AIIMS, cybersecurity, cyberattack, cyber crime, AIIMS server breakdown, ransomware
Representative photo: iStock

What is pig butchering scam? How to avoid getting ensnared?

Scammers win over their victims by acting like a friend or a romantic partner, trick victims into giving them money for fake investments and run away with it

In the backdrop of a rising spate of online scams, Zerodha founder Nithin Kamath on Monday dropped a warning on social media platform X about ‘pig butchering scam’ through which fraudsters ensnare unsuspecting victims into investing in fake schemes by winning their trust and decamp with their money.

Here's what the scam is all about and how to stay safe:

What is pig butchering scam?

Pig butchering is a scam in which scammers win over their victims by acting like a friend or a romantic partner, trick victims into giving them money for fake investments or jobs and run away with it.

The scam which originated in China is an umbrella term for fake job offers scams, fake crypto investments and dubious high investment schemes.

Why the name pig butchering?

The name pig butchering is used as scammers first win the trust of their victims before scamming (or ‘butchering’) them. This is akin to the process of fattening the pig before butchering it.

“They use the pretense of love and friendship to gain the trust of users and then induce them to send money for jobs and high-return investments and steal the money. These scams are global, and their scope is staggering,” Kamath said in his post.

What is the modus operandi?

For the scammer, it takes a lot of communication and relation building over a period of time to gain the trust of the victim and bond with him or her.

Scammers start by cold contacting prospective victims through text messages or through social media or dating platforms. Most of the times they will send a message like “Hi” and if the recipient responds in a positive way, try to strike a conversation.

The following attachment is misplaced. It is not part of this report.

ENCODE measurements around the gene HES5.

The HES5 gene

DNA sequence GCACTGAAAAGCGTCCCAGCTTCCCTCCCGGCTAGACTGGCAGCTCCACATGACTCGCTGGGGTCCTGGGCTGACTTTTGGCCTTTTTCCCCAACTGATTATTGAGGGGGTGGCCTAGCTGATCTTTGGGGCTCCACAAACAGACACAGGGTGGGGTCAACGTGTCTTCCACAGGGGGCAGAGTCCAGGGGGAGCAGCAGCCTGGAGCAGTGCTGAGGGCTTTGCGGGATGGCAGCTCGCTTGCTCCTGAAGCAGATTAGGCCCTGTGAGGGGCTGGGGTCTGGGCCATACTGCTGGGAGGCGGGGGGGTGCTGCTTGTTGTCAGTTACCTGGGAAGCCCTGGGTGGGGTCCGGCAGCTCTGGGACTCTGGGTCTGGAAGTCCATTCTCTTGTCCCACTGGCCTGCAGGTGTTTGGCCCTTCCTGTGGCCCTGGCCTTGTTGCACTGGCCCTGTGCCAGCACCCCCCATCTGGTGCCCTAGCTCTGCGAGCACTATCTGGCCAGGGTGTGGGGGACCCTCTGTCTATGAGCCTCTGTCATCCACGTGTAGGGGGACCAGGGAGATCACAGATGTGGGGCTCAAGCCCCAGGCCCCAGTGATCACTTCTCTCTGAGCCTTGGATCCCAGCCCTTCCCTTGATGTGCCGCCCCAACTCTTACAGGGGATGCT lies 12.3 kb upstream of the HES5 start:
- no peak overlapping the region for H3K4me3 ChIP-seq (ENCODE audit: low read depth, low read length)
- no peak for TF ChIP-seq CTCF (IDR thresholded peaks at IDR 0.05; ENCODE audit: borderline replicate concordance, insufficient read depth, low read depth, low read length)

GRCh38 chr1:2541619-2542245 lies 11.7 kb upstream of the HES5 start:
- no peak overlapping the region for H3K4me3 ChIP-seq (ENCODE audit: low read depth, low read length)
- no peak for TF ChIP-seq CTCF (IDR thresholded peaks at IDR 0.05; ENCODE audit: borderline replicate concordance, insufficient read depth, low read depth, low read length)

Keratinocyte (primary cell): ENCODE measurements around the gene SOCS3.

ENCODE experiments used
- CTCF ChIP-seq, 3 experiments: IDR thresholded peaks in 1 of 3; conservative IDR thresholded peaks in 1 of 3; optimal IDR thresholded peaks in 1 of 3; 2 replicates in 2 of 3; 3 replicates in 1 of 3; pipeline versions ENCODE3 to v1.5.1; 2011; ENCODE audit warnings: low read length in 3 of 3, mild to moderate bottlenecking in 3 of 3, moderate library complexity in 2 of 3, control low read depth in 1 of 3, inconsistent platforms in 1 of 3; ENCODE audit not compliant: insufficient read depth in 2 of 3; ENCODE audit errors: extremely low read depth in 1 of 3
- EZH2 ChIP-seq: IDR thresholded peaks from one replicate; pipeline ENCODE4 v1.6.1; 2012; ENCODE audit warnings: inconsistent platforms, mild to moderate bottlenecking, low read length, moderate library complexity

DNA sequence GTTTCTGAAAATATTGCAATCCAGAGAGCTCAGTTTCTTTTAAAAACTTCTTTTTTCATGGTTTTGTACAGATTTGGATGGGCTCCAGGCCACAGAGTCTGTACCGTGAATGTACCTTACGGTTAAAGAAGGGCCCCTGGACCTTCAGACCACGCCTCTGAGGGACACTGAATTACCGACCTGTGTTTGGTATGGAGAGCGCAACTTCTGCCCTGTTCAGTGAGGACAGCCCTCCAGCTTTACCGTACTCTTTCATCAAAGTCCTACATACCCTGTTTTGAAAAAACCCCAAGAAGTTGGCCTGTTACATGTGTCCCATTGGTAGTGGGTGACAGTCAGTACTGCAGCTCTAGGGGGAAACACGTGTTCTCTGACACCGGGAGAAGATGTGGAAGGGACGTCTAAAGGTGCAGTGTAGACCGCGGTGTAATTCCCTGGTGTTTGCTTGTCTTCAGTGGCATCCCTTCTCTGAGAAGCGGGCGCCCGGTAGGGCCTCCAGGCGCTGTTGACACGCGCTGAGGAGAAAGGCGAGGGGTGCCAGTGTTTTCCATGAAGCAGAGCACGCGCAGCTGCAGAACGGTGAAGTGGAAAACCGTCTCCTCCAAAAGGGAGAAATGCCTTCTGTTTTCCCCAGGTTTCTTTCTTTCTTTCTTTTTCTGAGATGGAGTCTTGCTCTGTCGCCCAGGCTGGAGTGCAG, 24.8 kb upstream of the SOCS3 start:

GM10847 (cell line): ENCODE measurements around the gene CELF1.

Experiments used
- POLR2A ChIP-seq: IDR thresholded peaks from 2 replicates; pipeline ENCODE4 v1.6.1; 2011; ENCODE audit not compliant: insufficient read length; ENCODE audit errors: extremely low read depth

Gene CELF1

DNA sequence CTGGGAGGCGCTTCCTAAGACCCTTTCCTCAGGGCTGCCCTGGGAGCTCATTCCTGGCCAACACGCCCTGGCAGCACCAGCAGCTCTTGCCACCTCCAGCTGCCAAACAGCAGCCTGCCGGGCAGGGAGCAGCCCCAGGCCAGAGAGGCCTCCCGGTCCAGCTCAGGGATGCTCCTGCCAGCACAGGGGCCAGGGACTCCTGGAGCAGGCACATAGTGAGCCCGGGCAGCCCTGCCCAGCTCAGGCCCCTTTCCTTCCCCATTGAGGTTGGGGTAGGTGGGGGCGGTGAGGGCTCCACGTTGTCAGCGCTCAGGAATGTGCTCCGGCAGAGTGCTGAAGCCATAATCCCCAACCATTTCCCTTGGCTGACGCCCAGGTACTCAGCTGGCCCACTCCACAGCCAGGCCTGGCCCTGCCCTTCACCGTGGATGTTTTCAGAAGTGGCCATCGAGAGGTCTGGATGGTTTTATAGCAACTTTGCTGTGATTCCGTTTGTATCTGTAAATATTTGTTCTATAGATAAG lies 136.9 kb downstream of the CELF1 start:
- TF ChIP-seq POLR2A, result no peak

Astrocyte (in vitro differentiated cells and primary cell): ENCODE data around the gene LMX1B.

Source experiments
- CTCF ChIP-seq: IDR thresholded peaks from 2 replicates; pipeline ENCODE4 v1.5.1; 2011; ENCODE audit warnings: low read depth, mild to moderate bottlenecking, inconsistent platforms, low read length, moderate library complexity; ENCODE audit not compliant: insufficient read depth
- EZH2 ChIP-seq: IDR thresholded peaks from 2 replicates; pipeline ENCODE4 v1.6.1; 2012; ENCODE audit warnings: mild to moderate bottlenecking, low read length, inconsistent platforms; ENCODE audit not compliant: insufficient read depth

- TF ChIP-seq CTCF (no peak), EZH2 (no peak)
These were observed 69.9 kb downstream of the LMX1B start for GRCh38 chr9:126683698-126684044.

Their next step would be to bond with the victim either as a friend or a romantic partner. After this, they would slowly drop hints about a new job offer or a cryptocurrency investment which is giving them quick gains.

According to the Federal Bureau of Investigation, in most cases, the fraudsters paint themselves as highly-successful traders in cryptocurrency and entice victims to make purported investments in cryptocurrency by promising them fictitious returns.

Once the victim is game, the scammer would then direct them to an app or a website that may seem trustworthy but is really malicious.

The app or the website would be built in such a way that the victims would be able to see real-time market data to show the potential of the investment and can even see their ‘balance’ grow in their ‘investment accounts’. A WIRED article on pig butchering says that building such convincing financial platforms that look genuine is one of the hallmarks of the scam.

Once the victim has deposited all the money, the scammer shuts down the account and flees with the money.

What’s the damage?

Kamath says the scale of pig butchering scams in India runs into tens of thousands of crores. Victims are left not just financially damaged, but psychologically too as they get emotionally attached to the scammer and feel betrayed once reality kicks in.

Kamath says the victims of these scams could also be victims of fake job offers.

“What makes these scams even more cruel is that the person scamming could also be a victim of another type of scam. Many fall into the trap of international job offers from scammy companies. Once abroad, they are held captive and forced to scam Indians by building trust using social media platforms, typically using fake profiles of the opposite sex,” he said.

According to WIRED, in many countries like China, crime syndicates have developed scripts and playbooks to ‘guide’ rookie scammers and forced labourers (victims of human trafficking) to do the scam.

How to protect yourself against pig butchering?

Kamath suggests ways to stay safe from these scams. Here’s what he says:

Never reply to unknown messages on WhatsApp, social media platforms, and dating apps.

If someone asks you to download some new apps or open links, that’s a red flag.

These scams rely on exploiting your emotions like hopes, fears, dreams and greed. Never react in a hurry.

Don’t panic. Most people fall for these scams because they react in a hurry.

When in doubt, go to the nearest police station or talk to a lawyer.

If someone promises something like a job or a high returns or asks you for money, it’s a red flag.

Never ever share personally identifiable information like your Aadhaar, Passport, or your financial information like bank details, investment details etc.

If it sounds too good to be true, it probably is.

Read More
Next Story